It is Sunday night and I am writing this as I sit in front of the TV in my hotel room watching some great sumo-wrestling matches. Since my previous blog entry I have been able to take a leave from the school and my hotel room. Last night I visited my good friend Seichiro Sadanari, the semi-retired timpanist of the Tokyo City Symphony, and once a student of Cloyd Duff. He and his wife, Tokiko (also a percussionist), invited me to a dinner party at his home in Setagaya.
Professors Kazunori and Yashio Meguro (another husband-and-wife percussion team) drove me to the Sadanari home after a full teaching day (6 private lessons at Showa). A Sadanari dinner party has become a regular ritual aspect of my Showa residencies. Also at the party were Yoji Sadanari (brother of Seichiro and also a percussionist – a former student of John Wyre at the University of Toronto back in the early 1970s), and Kungo Sadanari (percussionist son of Seicihiro) along with his wife and 3-year-old son. Kungo had been my translator at Showa on two previous visits and we have developed a wonderful friendship.
These get-togethers are always great fun, with all of us taking full advantage of the unlimited Seichiro sense of humor, not to mention his (oishi!) cooking and saki. It is with no small amount of humility that I accept the gracious English-speaking skills of my hosts and their guests, because my Japanese is, regretfully, very limited. The evening was, as always, full of reminiscing, orchestra stories, jokes, and talking shop.
This morning, my only free day on this visit, was sunny and crystal clear – a perfect day to do some shopping. So, after a late wake-up (8:30 AM) and some tidying up of my hotel room and business paperwork, I set out for the Asakusa district in Tokyo. The Shin-Yurigaoka Station on the Odakyu Line is literally a few steps from my hotel.
It is fairly easy to get around by train and subway in Japan; if you have been there you can skip this and the next paragraph. All of the station signs are in Kanji (Japanese characters) and Anglicized-alphabet words. The ticket vending machines all have English operating options. Only one ticket is needed to get just about anywhere in the Tokyo region. Over each track in every station are electric signs indicating the next three trains and their times of arrival in Kanji and alphabet. On the train, over every door is a fixed map of all stops along with an electronic video screen indicating the current and next few stations along with public address announcements in Japanese and English. There are even machines at the exits for correcting the fares if by chance, you have changed destinations and so have not paid the correct fare.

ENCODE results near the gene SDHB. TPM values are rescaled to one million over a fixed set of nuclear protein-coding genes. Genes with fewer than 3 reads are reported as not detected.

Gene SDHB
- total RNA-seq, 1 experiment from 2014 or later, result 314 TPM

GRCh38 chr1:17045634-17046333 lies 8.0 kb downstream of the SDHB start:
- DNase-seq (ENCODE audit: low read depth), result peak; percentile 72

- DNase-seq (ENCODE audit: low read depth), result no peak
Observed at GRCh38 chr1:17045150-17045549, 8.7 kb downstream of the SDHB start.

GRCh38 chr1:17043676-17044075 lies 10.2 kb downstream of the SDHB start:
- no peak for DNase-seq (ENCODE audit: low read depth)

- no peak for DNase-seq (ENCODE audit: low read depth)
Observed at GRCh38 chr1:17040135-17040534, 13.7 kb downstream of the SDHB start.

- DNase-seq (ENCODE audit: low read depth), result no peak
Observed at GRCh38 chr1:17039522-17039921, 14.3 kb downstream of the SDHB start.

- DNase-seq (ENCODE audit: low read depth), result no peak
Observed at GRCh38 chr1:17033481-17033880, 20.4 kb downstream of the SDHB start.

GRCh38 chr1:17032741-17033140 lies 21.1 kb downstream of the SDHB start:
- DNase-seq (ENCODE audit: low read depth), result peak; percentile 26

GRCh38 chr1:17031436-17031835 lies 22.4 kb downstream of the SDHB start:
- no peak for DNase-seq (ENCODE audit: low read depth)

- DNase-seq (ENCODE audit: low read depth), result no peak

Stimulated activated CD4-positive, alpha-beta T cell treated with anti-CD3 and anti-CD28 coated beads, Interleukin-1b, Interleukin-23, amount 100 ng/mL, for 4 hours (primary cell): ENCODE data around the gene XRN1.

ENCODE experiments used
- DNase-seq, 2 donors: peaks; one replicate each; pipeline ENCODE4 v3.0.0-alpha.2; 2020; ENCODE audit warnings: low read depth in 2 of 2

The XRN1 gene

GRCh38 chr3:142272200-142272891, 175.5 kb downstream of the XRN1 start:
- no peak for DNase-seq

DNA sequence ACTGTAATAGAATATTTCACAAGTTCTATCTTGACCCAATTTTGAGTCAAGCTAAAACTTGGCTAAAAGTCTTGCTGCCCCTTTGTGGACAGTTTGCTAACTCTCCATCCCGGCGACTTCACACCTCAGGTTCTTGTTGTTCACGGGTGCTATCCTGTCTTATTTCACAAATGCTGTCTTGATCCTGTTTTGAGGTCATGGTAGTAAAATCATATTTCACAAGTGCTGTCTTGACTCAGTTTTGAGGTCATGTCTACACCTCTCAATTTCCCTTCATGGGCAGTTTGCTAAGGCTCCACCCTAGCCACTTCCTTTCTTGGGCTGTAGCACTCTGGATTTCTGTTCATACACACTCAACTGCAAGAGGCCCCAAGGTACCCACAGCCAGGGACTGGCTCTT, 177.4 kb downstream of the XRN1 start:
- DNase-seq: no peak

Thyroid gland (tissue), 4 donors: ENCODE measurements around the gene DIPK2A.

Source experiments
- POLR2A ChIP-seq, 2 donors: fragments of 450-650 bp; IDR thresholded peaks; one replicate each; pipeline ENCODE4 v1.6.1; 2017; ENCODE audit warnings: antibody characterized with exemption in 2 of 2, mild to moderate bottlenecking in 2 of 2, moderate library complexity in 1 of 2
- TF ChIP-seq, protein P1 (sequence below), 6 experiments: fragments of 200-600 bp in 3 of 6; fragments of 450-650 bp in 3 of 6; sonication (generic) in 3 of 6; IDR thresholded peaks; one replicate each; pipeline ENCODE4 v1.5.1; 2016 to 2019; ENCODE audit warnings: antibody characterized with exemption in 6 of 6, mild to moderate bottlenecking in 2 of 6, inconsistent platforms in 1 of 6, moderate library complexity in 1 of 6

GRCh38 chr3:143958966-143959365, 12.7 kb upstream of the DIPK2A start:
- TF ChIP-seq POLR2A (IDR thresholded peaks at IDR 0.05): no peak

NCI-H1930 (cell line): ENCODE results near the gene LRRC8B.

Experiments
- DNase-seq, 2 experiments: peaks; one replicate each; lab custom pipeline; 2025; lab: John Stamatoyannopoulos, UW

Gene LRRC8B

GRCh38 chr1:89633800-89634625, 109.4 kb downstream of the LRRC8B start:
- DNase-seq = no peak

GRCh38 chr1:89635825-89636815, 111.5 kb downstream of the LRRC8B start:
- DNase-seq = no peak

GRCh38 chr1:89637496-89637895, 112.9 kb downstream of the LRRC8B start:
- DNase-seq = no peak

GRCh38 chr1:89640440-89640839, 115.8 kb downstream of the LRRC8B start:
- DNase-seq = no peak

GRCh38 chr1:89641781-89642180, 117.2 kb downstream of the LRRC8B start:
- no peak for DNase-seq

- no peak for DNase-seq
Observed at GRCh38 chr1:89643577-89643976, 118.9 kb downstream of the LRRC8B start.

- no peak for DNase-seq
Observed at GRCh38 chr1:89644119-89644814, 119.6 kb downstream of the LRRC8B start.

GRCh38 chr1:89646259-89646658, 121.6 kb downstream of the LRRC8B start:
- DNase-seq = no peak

So, my shopping trip started like this:
1) Shin-Yurigaoka Station to Yoyoji-Uehara Station on the Odakyu Line (30-minutes)
At the Yoyogi-Uehara platform the trains are timed so that when one arrives on one side of the platform, a connecting train arrives on the other side. Upon arrival, the train doors open and there is a mad dash between trains to avoid missing the connection. Waiting on the other side of the platform precisely at my arrival was the Chiyoda Line train, which I promptly boarded.
2) Yoyogi-Urhara Station to Omote-Sando Station on the Chiyoda Line (15-minutes)
At Omote-Sando Station after ascending the steps from the platform, there is a short 60-meter walk to the Ginza Line entrance and then down a long flight of steps to the platform.
3) Omote-Sando Station to Asakusa Station on the Ginza Line (40-minutes)
Since today is Sunday, I expected that the trains would not be crowded and I was correct, so it came as a complete surprise to me that, upon my leaving the Asakusa Station the streets were very, very densely packed with humanity. In all of my previous visits to Asakusa (or anywhere else, for that matter!) I have never seen such crowds. I suppose Sunday is just the family day out, especially on such a beautiful sunny day. The sidewalks were so full that it was impossible to walk; I had to shuffle a few steps at a time for several blocks until I came to my first destination, the Asakusa-kanon temple, one of the most important tourist sites in Tokyo.
From the main street, the temple sits back about 2-blocks on a narrow walkway, along both sides of which are dozens of souvenir stalls and sidewalk restaurants. Ruth and I had first visited the temple in 1976, and the stalls still appear exactly as I remember from that first trip. One of the stalls (then and now) had exactly what I was seeking – a set of 5 Buddha bells.